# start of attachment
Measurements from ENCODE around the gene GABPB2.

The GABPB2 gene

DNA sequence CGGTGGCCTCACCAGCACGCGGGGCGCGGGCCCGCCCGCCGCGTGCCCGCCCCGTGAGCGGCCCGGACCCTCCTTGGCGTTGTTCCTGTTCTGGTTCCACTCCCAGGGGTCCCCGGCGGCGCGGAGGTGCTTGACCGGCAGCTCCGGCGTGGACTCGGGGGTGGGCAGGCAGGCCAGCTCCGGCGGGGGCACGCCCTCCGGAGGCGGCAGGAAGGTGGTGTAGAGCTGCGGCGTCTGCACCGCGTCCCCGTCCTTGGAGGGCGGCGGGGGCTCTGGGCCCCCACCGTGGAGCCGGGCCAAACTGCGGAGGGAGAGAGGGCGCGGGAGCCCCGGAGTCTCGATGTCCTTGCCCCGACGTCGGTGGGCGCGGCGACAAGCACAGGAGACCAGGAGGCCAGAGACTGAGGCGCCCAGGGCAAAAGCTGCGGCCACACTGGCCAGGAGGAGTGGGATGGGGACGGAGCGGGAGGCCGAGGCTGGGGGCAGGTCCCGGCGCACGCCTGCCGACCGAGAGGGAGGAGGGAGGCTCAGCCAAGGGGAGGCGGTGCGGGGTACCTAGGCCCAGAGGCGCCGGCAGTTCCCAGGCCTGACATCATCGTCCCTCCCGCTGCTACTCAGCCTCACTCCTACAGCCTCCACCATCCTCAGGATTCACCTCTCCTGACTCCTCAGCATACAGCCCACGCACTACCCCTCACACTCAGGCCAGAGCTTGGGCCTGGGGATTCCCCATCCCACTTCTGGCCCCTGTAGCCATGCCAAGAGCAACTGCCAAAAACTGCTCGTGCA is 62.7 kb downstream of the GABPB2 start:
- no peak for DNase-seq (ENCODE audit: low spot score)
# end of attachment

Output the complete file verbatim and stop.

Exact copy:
Measurements from ENCODE around the gene GABPB2.

The GABPB2 gene

DNA sequence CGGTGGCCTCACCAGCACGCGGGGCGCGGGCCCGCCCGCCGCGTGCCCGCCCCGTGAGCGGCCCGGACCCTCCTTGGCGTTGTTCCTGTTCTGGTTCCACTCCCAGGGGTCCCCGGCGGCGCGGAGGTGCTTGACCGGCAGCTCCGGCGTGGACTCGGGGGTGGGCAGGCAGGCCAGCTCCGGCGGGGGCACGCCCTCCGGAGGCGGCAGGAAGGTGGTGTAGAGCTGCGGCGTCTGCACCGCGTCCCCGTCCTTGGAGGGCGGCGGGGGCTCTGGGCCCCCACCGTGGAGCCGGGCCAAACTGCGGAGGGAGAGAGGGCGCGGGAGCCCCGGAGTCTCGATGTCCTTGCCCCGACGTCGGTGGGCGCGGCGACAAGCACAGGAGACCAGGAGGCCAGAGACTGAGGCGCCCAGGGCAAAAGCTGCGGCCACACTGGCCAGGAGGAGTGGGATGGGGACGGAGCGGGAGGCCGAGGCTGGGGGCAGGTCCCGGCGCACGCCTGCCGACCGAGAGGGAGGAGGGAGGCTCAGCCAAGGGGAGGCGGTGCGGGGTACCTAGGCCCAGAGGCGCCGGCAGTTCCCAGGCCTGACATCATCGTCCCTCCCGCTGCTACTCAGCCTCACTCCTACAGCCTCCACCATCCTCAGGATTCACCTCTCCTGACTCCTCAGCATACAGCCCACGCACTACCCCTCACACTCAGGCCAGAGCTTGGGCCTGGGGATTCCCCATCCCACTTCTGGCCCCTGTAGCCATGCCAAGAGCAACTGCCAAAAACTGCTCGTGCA is 62.7 kb downstream of the GABPB2 start:
- no peak for DNase-seq (ENCODE audit: low spot score)